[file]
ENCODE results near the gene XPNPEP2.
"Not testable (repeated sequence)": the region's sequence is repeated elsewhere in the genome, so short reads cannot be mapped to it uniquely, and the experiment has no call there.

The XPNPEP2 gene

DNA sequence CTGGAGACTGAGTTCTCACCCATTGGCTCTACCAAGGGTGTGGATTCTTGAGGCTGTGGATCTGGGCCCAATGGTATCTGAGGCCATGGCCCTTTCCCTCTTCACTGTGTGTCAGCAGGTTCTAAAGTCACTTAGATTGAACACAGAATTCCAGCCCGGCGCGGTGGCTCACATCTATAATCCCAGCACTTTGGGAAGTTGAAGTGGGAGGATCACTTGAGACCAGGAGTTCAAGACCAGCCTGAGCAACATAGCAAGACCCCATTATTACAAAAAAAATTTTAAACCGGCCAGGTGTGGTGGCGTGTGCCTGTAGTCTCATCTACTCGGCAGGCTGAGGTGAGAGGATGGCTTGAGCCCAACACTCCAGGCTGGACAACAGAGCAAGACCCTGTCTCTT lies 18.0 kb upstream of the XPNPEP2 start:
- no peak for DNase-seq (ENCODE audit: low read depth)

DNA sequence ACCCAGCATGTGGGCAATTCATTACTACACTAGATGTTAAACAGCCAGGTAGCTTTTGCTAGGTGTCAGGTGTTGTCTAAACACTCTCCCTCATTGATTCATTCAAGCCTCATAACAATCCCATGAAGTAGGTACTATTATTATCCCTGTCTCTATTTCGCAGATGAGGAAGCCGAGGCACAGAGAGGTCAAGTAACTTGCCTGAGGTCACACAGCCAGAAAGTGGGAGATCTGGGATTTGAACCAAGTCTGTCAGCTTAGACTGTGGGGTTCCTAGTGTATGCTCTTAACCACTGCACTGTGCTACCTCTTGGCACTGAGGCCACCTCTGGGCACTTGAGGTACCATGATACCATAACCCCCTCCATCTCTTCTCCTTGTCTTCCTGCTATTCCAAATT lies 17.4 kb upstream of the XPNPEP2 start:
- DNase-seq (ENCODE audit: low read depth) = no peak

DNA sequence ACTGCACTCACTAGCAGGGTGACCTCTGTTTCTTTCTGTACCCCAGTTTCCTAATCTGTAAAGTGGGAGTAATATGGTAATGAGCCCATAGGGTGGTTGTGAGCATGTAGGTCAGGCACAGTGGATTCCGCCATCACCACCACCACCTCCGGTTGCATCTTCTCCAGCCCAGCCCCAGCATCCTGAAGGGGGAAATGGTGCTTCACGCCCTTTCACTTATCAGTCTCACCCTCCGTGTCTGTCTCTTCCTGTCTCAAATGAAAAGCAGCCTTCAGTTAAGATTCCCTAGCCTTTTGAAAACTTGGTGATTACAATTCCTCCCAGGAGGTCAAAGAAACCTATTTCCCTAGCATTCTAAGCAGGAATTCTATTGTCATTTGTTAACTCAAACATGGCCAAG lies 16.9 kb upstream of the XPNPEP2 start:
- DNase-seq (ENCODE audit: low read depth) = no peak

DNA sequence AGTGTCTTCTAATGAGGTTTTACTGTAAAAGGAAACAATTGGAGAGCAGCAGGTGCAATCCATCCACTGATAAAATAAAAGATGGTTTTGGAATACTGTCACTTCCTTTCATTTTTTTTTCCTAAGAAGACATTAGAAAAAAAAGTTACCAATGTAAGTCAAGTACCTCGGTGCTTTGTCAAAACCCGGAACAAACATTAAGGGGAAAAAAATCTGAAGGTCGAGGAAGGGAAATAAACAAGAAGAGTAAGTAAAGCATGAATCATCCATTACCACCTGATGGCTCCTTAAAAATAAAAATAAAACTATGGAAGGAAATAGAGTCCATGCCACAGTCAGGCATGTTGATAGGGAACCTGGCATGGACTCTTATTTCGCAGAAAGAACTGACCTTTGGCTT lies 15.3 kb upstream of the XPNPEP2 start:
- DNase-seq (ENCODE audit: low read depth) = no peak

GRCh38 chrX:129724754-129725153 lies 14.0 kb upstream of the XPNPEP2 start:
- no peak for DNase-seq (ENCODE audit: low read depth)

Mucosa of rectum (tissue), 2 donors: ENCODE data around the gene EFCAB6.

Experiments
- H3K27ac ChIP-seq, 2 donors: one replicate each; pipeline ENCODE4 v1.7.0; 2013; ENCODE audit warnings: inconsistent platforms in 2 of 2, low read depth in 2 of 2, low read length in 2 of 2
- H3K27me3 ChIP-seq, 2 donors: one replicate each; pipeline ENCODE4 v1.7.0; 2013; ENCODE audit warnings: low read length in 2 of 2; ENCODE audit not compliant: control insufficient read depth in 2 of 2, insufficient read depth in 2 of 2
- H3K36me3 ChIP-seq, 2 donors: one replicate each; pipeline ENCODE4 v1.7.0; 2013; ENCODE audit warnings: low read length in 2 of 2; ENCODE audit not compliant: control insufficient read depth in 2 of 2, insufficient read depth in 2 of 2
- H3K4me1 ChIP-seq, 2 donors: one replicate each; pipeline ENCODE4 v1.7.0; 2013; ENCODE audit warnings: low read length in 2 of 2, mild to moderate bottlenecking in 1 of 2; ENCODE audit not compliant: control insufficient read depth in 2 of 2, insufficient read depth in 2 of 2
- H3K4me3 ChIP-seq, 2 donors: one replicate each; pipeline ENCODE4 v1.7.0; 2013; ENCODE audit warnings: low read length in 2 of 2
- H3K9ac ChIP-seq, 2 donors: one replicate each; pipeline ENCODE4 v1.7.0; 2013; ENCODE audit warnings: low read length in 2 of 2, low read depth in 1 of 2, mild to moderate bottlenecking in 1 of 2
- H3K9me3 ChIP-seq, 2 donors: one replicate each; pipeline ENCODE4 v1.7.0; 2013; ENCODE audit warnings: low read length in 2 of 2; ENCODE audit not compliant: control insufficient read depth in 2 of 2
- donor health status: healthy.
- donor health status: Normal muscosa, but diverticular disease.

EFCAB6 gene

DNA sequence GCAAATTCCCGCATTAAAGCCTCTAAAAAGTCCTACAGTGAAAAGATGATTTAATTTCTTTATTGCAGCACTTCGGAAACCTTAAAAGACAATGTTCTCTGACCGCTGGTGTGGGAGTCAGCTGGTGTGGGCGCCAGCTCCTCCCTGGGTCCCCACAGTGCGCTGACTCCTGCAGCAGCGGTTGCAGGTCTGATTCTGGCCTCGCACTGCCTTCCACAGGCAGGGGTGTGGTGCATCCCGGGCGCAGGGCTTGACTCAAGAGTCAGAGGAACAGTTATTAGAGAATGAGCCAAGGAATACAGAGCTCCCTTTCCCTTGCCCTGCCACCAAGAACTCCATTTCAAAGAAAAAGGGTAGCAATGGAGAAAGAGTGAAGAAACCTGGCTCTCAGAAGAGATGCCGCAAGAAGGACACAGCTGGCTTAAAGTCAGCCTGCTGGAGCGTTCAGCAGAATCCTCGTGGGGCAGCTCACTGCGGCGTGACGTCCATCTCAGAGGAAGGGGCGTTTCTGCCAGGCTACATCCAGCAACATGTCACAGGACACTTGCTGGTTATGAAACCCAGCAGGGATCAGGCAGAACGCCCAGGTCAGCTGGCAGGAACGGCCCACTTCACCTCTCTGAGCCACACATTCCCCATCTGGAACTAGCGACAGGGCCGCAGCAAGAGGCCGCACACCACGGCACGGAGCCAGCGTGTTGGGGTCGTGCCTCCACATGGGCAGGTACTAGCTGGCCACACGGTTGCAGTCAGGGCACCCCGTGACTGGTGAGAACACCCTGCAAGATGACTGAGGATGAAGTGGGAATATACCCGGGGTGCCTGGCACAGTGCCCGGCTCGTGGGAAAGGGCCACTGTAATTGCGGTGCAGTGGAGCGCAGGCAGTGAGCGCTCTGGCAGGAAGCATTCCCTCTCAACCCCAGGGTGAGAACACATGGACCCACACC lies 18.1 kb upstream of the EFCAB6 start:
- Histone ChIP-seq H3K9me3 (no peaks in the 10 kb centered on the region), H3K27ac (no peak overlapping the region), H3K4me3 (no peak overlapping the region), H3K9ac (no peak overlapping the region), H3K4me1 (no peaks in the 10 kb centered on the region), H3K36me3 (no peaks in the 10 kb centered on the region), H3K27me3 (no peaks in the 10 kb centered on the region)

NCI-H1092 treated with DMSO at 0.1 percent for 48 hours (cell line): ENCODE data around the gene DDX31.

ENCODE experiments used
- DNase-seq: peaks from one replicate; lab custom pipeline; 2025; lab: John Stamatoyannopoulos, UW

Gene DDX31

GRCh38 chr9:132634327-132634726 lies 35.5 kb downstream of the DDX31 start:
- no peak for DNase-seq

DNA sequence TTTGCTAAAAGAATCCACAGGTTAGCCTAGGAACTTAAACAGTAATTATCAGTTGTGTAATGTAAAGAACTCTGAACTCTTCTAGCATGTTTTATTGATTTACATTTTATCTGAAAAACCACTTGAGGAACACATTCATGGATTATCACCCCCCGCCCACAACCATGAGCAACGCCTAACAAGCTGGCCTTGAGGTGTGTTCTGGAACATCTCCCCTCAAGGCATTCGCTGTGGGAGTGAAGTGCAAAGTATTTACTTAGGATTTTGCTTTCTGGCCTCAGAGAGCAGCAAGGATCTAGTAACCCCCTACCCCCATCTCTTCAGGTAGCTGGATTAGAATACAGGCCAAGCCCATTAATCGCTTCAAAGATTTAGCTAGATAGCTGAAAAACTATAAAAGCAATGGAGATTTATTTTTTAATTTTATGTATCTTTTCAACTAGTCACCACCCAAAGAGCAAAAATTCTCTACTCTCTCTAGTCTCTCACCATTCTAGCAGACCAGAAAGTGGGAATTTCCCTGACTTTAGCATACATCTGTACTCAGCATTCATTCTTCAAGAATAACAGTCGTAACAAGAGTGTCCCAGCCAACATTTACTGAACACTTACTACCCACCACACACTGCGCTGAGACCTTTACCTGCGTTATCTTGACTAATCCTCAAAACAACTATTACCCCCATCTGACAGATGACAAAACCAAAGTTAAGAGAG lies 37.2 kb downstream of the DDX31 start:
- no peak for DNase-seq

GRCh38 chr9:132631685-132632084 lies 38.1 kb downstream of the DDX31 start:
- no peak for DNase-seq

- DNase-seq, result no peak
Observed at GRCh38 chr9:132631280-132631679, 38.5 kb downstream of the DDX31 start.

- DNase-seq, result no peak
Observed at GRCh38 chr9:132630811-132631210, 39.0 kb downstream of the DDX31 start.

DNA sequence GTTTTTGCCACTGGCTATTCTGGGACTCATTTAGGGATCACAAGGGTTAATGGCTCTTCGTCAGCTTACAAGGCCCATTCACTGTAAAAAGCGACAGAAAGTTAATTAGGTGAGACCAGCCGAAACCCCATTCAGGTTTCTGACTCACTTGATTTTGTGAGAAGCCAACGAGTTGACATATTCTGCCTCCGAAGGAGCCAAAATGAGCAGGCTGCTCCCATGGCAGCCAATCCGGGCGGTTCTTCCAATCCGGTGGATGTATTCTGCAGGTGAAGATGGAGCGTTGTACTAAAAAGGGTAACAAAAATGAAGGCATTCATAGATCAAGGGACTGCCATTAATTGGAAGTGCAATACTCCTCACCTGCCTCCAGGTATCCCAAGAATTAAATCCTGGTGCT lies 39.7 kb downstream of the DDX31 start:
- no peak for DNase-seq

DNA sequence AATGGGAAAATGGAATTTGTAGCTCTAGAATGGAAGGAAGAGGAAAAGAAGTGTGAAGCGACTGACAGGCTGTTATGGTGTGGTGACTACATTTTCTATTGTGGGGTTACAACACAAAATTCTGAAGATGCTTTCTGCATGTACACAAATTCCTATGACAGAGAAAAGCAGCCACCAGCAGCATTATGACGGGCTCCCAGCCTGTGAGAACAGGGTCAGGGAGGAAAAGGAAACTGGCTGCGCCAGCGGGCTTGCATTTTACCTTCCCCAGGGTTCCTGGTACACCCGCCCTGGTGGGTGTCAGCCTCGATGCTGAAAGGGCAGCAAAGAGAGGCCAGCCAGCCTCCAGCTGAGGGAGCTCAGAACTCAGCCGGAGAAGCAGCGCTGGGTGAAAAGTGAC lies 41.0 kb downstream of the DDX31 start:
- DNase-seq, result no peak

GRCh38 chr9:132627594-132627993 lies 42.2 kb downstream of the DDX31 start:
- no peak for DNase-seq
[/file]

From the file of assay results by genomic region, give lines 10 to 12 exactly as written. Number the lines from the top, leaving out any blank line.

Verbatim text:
DNA sequence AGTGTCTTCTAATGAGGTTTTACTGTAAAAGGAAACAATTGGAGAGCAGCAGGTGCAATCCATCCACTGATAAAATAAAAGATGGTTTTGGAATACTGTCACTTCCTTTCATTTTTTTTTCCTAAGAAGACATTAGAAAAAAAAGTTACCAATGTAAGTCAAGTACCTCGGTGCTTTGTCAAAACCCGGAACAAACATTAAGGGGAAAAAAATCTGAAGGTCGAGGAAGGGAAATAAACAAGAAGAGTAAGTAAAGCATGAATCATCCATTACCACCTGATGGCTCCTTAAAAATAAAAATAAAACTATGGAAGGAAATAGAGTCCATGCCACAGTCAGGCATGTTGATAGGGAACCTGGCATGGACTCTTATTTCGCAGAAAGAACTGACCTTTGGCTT lies 15.3 kb upstream of the XPNPEP2 start:
- DNase-seq (ENCODE audit: low read depth) = no peak

GRCh38 chrX:129724754-129725153 lies 14.0 kb upstream of the XPNPEP2 start: